Supreme Court: Echoes of Anita Hill
“It feels like 1991 all over again,” said Anna North in Vox.com. Nearly three decades after Oklahoma law professor Anita Hill stepped forward to accuse Clarence Thomas of sexual harassment, another Supreme Court nominee is facing allegations from women that could keep him off the bench. Much like Brett Kavanaugh, Thomas appeared to be a lock for confirmation until a leaked FBI report revealed that Hill had alleged Thomas made unwanted advances while she was working for him. Hearings were reopened, and Hill testified that Thomas frequently subjected her to comments about his sexual prowess and pornography habits, at one point asking her who’d put pubic hair on a can of Coca-Cola. Thomas adamantly denied the allegations, calling the hearings a “high-tech lynching.” The details of the Thomas and Kavanaugh cases may be different, “but the basic outline is eerily similar.”
“We haven’t forgotten our history,” said Maureen Dowd in The New York Times, “but we still seem doomed to repeat it.” Women still have to defensively explain why they do not always report sexual harassment and assaults, while watching an “all-white-male chorus” of Republican senators—two of whom tormented Hill 27 years ago—suggest that Kavanaugh accuser Christine Blasey Ford is a “loony fantasist.” Sadly, the Senate “still lacks proper procedures to deal with accusations against a nominee,” said Moira Donegan in NewYorker.com. Democrat Joe Biden infamously refused to call multiple witnesses who would have corroborated Hill’s testimony. This time, Republicans are rushing Kavanaugh’s confirmation through without an FBI investigation of several allegations.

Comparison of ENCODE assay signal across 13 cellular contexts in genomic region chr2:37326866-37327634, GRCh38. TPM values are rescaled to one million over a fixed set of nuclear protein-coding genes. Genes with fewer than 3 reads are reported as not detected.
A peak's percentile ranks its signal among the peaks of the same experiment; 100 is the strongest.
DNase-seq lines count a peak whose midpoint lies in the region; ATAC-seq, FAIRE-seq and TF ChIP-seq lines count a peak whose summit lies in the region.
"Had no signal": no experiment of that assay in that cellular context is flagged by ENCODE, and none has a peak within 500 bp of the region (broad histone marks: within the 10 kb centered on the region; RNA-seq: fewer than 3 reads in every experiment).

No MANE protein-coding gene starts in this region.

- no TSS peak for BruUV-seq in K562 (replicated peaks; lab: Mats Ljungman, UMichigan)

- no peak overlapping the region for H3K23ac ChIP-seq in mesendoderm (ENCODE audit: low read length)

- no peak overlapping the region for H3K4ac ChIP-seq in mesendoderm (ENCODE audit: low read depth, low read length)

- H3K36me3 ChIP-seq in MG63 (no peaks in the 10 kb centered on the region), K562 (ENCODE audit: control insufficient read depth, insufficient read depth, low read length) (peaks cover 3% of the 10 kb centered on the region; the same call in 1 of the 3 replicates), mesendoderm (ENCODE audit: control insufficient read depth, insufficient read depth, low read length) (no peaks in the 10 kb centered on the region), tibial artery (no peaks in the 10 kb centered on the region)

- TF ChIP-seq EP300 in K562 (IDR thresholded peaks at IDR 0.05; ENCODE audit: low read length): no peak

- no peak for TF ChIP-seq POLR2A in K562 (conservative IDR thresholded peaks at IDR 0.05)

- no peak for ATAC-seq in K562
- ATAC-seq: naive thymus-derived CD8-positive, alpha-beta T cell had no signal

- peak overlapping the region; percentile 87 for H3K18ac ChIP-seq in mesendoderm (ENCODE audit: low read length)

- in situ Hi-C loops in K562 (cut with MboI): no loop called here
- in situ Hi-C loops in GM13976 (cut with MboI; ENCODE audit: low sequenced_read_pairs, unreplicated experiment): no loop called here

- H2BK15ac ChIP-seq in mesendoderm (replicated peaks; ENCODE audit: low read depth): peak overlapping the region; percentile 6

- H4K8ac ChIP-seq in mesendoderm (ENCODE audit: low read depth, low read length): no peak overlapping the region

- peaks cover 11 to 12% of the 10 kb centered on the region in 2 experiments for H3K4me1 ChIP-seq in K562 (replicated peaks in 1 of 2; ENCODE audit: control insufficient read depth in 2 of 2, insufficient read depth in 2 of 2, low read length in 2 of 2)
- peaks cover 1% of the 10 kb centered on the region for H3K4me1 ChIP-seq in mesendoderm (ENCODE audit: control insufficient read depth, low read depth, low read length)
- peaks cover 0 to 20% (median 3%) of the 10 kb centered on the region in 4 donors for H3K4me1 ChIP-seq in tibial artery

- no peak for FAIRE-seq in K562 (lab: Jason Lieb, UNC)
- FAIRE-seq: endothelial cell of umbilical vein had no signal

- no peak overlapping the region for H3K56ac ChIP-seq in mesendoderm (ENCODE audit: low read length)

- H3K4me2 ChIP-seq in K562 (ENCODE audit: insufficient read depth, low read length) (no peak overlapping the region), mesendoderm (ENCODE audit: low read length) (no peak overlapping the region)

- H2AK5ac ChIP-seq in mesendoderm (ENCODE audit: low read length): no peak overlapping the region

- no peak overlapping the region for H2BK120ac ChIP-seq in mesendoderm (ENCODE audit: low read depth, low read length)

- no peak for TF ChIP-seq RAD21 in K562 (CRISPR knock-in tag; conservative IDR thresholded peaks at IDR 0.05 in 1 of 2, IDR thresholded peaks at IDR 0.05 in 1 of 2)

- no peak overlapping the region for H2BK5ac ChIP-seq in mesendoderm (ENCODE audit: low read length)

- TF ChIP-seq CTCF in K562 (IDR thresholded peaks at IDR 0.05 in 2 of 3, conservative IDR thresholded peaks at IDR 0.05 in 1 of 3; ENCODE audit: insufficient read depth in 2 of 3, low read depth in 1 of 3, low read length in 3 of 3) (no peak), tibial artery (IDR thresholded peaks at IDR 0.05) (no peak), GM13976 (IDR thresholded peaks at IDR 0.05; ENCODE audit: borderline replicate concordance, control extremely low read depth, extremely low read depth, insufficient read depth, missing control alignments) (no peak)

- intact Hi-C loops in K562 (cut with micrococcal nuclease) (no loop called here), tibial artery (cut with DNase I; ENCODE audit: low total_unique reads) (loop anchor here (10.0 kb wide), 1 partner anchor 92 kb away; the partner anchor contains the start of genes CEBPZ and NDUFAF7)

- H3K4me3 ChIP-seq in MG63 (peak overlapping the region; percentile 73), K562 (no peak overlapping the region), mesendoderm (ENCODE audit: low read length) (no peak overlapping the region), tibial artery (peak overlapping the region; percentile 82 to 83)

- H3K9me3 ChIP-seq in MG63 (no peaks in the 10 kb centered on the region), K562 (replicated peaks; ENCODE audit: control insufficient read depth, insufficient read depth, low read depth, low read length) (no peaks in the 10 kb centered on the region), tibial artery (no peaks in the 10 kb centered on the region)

Liberals have forgotten one important thing, said John Fund in NationalReview.com. The American people believed Thomas by a 2-to-1 margin. That’s because they saw the Hill fiasco for what it was: a desperate attempt by liberals to sink a conservative Supreme Court appointee “at the eleventh hour.” Times, however, have changed, said Janie Velencia in FiveThirtyEight.com. The Thomas hearings triggered a national awakening about sexual harassment, as women told their stories. Just one year after Thomas’ confirmation, Americans had come to believe Hill by a margin of 43 percent to 39 percent. Today, almost three-quarters of Americans see sexual harassment in the workplace as a serious issue. If the #MeToo era had begun in 1991, “it’s difficult to imagine the Thomas confirmation hearings playing out the same way.” ■